2.3.2 The crater Pwyll
You might also have noted that there are no obvious impact craters visible in Figure 16 (see Section 2.3.1). In fact there are a few. One is a bright spot, 15 km in diameter, surrounded by a dark halo of ejecta that occurs 10 mm from the top edge and 65 mm from the left-hand edge of the figure. Another is a slightly larger pale feature with a discernible central peak 20 mm from the top edge and 45 mm from the right-hand edge. The youngest large crater on Europa occurs at 26° S, 271° W, which is outside the area covered by Figure 16. This is shown in Figure 17, and is named Pwyll (pronounced 'Puh-hl' or 'Poo-eel', after a character from Welsh legend, Box 6). Pwyll is 26 km across, and has a dark floor and a halo of equally dark ejecta extending for about 8 km beyond its rim, which was presumably excavated from below the surface. Much brighter, finely fragmented ejecta in the form of discontinuous rays can be traced for more than 1000 km, and forms the bright region surrounding the crater in the global view in Figure 17a. It is the high visibility of its ejecta rays that shows Pwyll to be the youngest of Europa's large craters. Statistical arguments based on the likely frequency of comet impacts onto Europa suggest that Pwyll is very unlikely to be older than about 20 million years, and is probably about 3 million years old.
Box 6: Names on Europa and other satellites
In order to avoid duplication of the names of features between bodies, and to try to achieve consistency of nomenclature on each body, the International Astronomical Union has established a naming convention for each planetary body in the Solar System. Names on Europa are drawn from Celtic gods, heroes, and myths; people and places associated with the Europa myth; and place names from ancient Egypt.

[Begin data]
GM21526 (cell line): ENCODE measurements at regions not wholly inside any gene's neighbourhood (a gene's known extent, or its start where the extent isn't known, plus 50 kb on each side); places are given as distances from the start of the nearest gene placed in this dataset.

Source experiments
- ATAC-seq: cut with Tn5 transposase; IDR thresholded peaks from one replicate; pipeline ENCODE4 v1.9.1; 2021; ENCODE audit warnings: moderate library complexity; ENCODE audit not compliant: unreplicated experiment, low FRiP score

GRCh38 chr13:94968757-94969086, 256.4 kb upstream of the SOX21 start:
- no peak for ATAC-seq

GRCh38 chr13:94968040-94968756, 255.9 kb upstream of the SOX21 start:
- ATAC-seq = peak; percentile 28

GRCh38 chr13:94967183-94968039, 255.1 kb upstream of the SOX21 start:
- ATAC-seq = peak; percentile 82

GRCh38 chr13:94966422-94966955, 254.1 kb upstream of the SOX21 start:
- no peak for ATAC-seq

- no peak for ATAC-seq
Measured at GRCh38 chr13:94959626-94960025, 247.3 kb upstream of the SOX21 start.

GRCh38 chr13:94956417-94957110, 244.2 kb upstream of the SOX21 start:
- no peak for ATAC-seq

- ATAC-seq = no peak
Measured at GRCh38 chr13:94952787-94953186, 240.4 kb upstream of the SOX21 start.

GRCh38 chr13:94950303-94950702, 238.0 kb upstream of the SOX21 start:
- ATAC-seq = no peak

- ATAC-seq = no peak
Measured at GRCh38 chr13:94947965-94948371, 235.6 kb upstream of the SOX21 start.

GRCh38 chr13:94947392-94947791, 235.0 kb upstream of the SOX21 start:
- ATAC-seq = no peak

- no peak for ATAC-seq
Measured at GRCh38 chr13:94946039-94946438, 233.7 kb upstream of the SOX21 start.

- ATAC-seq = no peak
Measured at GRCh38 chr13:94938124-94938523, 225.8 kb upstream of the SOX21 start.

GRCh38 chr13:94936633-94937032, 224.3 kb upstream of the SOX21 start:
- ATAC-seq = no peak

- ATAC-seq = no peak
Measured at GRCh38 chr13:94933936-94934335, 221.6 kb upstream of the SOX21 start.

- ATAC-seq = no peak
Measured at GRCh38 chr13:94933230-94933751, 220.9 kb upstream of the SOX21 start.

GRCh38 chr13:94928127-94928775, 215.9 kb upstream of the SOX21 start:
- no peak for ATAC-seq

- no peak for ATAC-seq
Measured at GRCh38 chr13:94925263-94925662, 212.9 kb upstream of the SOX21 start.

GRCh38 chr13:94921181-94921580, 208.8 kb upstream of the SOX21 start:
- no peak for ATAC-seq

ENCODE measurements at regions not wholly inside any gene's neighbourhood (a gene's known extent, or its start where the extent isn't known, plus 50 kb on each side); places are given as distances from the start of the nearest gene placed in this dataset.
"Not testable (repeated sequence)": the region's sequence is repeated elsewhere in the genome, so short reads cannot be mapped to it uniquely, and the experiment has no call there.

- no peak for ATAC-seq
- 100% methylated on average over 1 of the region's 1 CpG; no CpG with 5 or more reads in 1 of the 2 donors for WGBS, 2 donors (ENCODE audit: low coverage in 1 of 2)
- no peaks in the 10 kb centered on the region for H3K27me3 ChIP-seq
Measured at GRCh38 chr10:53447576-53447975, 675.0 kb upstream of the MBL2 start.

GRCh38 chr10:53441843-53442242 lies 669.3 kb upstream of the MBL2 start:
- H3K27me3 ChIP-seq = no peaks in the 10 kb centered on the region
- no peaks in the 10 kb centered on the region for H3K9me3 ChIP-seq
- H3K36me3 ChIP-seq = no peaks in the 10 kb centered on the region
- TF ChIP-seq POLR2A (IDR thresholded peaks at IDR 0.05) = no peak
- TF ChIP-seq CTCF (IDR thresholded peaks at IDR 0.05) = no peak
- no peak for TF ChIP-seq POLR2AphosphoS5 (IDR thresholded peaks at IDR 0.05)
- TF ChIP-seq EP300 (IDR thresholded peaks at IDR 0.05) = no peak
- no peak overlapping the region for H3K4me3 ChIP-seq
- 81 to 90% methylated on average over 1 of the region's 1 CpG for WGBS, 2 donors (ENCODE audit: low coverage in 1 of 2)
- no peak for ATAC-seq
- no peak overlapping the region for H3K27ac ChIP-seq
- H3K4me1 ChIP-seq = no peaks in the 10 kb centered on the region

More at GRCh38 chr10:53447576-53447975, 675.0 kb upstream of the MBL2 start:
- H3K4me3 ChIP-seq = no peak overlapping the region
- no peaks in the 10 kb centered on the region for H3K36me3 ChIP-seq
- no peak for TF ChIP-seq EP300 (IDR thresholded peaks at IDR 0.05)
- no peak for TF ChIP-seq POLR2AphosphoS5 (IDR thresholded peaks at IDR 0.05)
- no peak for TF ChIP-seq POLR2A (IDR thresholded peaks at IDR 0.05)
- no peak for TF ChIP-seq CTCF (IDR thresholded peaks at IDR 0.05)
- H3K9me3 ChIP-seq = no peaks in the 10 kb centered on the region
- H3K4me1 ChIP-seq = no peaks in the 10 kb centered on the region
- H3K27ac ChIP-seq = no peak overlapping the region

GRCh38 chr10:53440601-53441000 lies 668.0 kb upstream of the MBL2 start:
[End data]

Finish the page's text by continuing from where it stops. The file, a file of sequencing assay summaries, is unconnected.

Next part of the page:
The crater on Europa called Pwyll is a character from Welsh legend, who appears in the mediaeval collection of tales known as The Mabinogion.
By contrast, features on Io are named after gods and heroes associated with fire, sun, thunder and volcanoes, and also people and places associated with the Io myth and Dante's Inferno.
Incidentally, the Galilean satellites themselves and many of Jupiter's smaller satellites are named after mythological characters (of various genders and species) who, to put it delicately, became 'romantically entangled' with the god Jupiter.
Look at the detailed image of Pwyll in Figure 17b. Does Pwyll have the three-dimensional shape that you would expect of a young crater?
Pwyll is circular in outline, which is to be expected, but its topography appears to be extremely subdued, even on this image that was recorded when the Sun was very low in the sky (to judge from the shadows in the surrounding area). The rim is very poorly expressed, and there is a cluster of central peaks rather than a single central peak such as you might expect in a crater of this size.
Expert analysis shows that most of Pwyll's rim is less than 200 m high, and that (unusually for impact craters) its floor is hardly any lower than the terrain outside. Opinion is divided as to whether the impactor responsible for Pwyll actually penetrated right through the ice, but all are agreed that the crater shows the hallmarks of an impact into relatively thin (about 20 km in thickness) and weak ice.
Thus the paucity of large craters on Europa indicates that its surface is young, and the subdued cross-sectional shape of many of those craters that do occur suggests that the ice was relatively thin when they formed.